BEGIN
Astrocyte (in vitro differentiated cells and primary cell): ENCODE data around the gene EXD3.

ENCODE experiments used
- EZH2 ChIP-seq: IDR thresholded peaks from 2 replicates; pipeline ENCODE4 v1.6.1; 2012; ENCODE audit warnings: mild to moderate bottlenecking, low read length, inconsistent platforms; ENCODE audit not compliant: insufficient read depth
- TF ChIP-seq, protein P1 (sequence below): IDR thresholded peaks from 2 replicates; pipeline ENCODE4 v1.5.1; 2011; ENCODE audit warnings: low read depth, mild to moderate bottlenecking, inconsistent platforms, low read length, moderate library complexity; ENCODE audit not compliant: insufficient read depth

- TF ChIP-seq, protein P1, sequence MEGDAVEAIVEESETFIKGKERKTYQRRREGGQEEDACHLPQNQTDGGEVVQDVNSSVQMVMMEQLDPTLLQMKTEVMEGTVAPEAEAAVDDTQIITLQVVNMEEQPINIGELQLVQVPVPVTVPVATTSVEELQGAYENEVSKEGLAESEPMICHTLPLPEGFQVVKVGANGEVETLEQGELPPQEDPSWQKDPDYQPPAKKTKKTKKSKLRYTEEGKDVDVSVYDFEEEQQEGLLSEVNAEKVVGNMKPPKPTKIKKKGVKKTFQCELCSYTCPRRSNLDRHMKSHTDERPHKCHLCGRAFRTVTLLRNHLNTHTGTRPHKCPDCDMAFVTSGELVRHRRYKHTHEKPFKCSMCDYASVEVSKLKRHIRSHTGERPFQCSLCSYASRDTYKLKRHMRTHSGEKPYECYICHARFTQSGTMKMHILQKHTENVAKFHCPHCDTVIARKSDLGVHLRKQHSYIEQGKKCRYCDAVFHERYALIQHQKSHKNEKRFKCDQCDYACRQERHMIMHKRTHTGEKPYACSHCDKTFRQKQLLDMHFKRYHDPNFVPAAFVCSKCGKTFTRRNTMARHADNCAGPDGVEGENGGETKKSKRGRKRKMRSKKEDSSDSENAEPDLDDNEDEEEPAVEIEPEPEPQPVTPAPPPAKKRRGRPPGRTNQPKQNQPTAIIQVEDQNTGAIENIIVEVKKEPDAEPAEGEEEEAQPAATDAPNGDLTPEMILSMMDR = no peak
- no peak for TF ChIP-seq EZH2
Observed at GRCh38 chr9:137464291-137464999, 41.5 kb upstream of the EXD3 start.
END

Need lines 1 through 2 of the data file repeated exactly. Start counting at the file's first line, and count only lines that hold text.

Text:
Astrocyte (in vitro differentiated cells and primary cell): ENCODE data around the gene EXD3.

ENCODE experiments used